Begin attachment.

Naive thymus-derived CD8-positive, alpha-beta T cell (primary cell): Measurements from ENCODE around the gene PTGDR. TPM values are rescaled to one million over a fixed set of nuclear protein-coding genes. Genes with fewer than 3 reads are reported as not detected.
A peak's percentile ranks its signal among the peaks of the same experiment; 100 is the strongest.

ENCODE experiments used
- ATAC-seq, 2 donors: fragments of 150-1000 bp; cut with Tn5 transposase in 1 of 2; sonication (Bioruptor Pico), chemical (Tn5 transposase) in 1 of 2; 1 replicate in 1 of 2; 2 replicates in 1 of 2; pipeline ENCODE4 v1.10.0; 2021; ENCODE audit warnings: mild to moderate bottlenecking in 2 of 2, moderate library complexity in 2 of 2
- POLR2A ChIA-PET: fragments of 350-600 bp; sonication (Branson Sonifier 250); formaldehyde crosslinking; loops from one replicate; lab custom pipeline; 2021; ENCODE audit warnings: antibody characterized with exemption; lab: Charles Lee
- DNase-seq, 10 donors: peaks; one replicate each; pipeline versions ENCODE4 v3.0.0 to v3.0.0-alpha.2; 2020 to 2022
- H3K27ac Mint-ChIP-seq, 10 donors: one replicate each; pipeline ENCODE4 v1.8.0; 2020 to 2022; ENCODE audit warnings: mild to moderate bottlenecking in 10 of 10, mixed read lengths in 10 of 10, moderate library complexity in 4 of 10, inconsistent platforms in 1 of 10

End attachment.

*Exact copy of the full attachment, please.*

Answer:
Naive thymus-derived CD8-positive, alpha-beta T cell (primary cell): Measurements from ENCODE around the gene PTGDR. TPM values are rescaled to one million over a fixed set of nuclear protein-coding genes. Genes with fewer than 3 reads are reported as not detected.
A peak's percentile ranks its signal among the peaks of the same experiment; 100 is the strongest.

ENCODE experiments used
- ATAC-seq, 2 donors: fragments of 150-1000 bp; cut with Tn5 transposase in 1 of 2; sonication (Bioruptor Pico), chemical (Tn5 transposase) in 1 of 2; 1 replicate in 1 of 2; 2 replicates in 1 of 2; pipeline ENCODE4 v1.10.0; 2021; ENCODE audit warnings: mild to moderate bottlenecking in 2 of 2, moderate library complexity in 2 of 2
- POLR2A ChIA-PET: fragments of 350-600 bp; sonication (Branson Sonifier 250); formaldehyde crosslinking; loops from one replicate; lab custom pipeline; 2021; ENCODE audit warnings: antibody characterized with exemption; lab: Charles Lee
- DNase-seq, 10 donors: peaks; one replicate each; pipeline versions ENCODE4 v3.0.0 to v3.0.0-alpha.2; 2020 to 2022
- H3K27ac Mint-ChIP-seq, 10 donors: one replicate each; pipeline ENCODE4 v1.8.0; 2020 to 2022; ENCODE audit warnings: mild to moderate bottlenecking in 10 of 10, mixed read lengths in 10 of 10, moderate library complexity in 4 of 10, inconsistent platforms in 1 of 10